While Illinois’ impasse thus far has been caused by a partisan divide, divergent approaches by the House and Senate to the state’s yearslong political stalemate serve to create a new potential rift, this time between the two Democratic-led chambers.
But this new version of standoff will await the new General Assembly once it’s sworn in Wednesday, after Senate leaders announced Monday afternoon that they have put a multi-pronged bipartisan package on hold.
The handful of bills introduced in the Senate on Monday comprise much of the massive plan forged by the chambers’ top leaders, Democratic Senate President John Cullerton and the minority leader, Republican Christine Radogno. Their deal aims to link Democrats’ desires with some of Republican Gov. Bruce Rauner’s long sought-after controversial demands, while at the same time firming up a state budget for the remainder of the fiscal year and also raising revenue to help bring Illinois out of its historic deficit.
While discussions are still ongoing, the broad outline calls for everything from an income tax hike to 4.95 percent, a tax on sweetened beverages, six new casinos (as with previous plans, that would include one on Chicago, the south suburbs, Lake County, Danville and Rockford, but also now another in southern Illinois), changes to make the workers’ compensation system more friendly to businesses and a constitutional amendment that would institute term limits on legislative leaders.
Though the Senate appeared poised to move forward with votes Monday shortly after the package was introduced, Radogno indicated they would hold off because of lawmakers’ reticence to vote on major legislation during what’s known as the “lame duck session,” so-called because retiring legislators who are perceived to be less accountable to voters can still cast votes.
“We’re often criticized for doing things too quickly. Several of our members just heard about it today, so they were reticent to go ahead and go on record voting for it,” Radogno said. “There’s nobody that’s going to like the entire package. In fact, I cautioned my caucus you might want to turn off your phone, because you’re going to inundated from people that don’t like pieces of it. But at the end of the day, we’re going to have to vote on what’s good for the taxpayers in the state and what’s good for the state of Illinois as a whole.”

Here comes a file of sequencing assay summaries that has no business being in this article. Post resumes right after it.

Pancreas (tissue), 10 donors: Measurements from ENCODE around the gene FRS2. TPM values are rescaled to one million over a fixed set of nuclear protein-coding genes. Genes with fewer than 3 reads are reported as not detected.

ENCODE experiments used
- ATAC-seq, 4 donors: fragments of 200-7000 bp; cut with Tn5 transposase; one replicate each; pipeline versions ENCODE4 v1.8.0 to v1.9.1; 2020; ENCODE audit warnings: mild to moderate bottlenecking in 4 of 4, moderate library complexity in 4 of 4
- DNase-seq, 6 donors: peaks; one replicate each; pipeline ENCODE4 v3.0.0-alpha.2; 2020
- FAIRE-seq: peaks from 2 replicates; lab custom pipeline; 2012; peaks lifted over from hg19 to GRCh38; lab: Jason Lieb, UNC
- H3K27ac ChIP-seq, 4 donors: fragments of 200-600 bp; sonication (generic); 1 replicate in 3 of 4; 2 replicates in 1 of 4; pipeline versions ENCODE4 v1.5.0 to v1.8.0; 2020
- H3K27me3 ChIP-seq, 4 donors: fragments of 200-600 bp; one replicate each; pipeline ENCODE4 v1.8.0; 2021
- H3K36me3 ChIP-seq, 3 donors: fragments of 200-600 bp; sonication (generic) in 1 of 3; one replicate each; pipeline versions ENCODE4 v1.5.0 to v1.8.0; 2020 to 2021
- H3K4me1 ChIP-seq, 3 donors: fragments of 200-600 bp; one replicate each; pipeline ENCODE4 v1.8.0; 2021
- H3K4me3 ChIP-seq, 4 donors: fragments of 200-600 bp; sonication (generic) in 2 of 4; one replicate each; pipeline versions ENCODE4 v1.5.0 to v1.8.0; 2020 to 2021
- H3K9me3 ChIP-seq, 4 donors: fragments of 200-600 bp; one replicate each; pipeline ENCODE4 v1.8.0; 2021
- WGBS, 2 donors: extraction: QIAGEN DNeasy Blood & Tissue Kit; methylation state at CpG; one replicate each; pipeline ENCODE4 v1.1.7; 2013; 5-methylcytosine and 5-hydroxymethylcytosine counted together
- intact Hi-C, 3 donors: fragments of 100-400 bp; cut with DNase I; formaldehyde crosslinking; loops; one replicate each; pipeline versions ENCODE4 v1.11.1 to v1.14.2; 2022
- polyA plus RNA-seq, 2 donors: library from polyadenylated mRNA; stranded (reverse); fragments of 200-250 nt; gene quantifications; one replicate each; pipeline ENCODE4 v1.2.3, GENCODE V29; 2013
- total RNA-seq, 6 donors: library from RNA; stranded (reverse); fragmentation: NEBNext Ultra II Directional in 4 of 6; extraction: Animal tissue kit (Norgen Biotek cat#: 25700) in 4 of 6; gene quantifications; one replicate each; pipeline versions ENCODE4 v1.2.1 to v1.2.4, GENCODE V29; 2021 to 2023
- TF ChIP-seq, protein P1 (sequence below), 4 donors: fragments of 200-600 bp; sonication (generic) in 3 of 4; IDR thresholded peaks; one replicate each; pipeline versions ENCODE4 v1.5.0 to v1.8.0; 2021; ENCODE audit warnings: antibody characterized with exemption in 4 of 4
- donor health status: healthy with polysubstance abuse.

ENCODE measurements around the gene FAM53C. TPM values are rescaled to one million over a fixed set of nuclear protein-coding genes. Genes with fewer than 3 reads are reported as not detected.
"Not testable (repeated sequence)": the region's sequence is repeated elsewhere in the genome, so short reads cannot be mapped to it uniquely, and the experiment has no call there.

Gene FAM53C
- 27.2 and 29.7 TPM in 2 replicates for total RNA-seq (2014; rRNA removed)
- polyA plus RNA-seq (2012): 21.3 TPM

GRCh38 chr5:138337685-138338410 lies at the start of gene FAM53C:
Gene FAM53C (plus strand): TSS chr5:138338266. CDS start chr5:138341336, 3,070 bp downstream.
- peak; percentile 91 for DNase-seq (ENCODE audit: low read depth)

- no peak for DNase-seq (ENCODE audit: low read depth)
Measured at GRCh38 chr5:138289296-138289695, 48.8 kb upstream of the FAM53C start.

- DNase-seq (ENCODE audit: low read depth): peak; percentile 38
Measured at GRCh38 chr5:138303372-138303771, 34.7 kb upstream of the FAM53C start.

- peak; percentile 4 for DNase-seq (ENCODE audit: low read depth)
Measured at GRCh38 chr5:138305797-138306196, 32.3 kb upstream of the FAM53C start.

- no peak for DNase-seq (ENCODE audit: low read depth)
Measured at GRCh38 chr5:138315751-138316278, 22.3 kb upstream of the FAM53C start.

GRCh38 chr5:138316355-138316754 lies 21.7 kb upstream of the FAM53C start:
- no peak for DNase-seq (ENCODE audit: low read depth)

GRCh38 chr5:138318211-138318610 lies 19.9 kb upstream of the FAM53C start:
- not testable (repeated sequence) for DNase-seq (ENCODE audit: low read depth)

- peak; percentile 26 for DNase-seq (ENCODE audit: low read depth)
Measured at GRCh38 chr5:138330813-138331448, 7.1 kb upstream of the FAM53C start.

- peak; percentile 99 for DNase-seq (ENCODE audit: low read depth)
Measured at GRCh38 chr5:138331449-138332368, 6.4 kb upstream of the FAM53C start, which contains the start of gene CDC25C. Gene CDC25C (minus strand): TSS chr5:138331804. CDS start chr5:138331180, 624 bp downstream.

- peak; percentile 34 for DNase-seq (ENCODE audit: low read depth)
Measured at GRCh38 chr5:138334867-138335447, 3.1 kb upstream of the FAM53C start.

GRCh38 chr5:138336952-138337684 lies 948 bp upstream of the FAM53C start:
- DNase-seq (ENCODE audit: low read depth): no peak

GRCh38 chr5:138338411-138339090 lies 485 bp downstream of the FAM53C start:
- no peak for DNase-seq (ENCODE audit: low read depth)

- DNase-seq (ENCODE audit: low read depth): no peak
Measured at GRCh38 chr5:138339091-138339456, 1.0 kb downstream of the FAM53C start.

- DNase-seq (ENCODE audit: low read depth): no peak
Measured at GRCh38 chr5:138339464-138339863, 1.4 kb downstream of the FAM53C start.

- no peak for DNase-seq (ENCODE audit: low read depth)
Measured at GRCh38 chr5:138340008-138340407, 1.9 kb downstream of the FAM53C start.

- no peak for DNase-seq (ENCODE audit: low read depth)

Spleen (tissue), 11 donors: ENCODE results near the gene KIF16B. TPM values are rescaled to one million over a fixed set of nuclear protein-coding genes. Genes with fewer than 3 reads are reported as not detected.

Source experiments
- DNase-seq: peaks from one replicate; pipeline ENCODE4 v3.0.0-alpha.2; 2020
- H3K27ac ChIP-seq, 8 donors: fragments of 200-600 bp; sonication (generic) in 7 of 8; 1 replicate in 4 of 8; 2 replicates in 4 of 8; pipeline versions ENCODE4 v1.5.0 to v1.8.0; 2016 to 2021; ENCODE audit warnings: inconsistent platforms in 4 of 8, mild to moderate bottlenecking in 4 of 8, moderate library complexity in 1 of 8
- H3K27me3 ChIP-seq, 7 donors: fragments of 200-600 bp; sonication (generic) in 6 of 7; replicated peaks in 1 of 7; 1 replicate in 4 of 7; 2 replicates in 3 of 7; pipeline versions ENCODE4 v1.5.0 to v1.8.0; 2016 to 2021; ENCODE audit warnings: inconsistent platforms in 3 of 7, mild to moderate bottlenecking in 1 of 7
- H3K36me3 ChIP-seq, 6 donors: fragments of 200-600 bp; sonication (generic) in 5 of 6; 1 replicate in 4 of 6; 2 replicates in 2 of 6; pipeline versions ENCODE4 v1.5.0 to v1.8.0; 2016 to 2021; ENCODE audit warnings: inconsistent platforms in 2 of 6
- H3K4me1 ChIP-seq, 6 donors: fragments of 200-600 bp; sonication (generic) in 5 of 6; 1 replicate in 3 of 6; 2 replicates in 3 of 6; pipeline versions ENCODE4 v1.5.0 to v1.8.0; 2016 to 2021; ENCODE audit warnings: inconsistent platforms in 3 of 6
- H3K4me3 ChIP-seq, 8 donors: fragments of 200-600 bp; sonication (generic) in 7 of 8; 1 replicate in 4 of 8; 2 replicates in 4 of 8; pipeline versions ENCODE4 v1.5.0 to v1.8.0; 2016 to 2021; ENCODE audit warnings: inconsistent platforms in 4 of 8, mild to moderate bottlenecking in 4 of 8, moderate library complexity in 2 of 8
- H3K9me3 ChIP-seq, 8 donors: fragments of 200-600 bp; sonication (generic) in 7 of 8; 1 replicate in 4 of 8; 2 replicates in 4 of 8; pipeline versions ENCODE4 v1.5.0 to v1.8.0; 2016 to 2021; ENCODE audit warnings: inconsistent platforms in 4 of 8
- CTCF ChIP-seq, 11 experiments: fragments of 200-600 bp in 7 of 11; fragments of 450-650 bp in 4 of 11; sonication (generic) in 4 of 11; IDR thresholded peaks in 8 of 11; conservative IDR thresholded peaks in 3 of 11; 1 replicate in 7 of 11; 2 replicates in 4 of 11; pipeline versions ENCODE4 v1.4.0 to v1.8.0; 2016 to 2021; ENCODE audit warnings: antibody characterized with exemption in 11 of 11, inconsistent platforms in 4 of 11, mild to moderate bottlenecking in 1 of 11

Still, Radogno said on the floor as the Senate adjourned for the day, there is a “real sense” in the Senate that “we can and should do something to move the state forward.”
Cullerton says the package will be re-introduced on Wednesday afternoon, following the inauguration ceremony that officially forms the 100th General Assembly, with plans to begin holding hearings on the measures beginning Jan. 24.
In the meantime, the senators indicated, the measures are free for public review and input is welcomed.
It’s an apparent change of heart for Cullerton, as Democrats have thus far been opposed both to Rauner’s goals in principle, and to linking non-budget issues with state spending.
“We’re two years into this. We don’t have a budget,” Cullerton said when asked what changed. “It’s an embarrassment for the state. There’s some real damage that’s already happened. We want to avoid that. Sen. Radogno and I together feel that, we’ve worked together in the past the last eight years, we got elected the same day, we’ve been here for eight years and worked together many times and we can do it again. I don’t know how we got off track, but this is where we’re starting and I think it’s a good place to start.”
With his focus on the broad deal, Cullerton showed little interest in the stopgap spending plan House Democrats approved Monday afternoon on a 63-49 partisan vote in the House.
Its sponsor characterized the measure as a “lifeline” to universities and social service agencies that have been without struggling without state support.
Early Monday morning, the governor indicated he was not part of the Senate’s bipartisan negotiations.
“I’m happy to be in whatever meetings are going on. I’m happy to stay out of it,” he said. “Whatever gets the job done.”
Rauner took umbrage with the notion that he (and Madigan) have been “cut out” of talks.
He laughed at the question, then said “Well, I don’t know if I’d say ‘cut out’ if the right word.
The governor says he has encouraged Democrats and Republicans to negotiate.
“I don’t need to be in the middle of everything,” he said.
Jan. 9: After nearly two years of budget gridlock, spiraling deficits and political acrimony in Springfield, a grand bargain on the budget is coming together in the Illinois Senate.
Jan. 4: The state begins the new year, once again, without a budget. A one-on-one with Gov. Bruce Rauner to find out how he plans to finally come to a compromise.
Jan. 4: Illinois lawmakers go back to Springfield next week. Will they be ready to take budget action in the new year?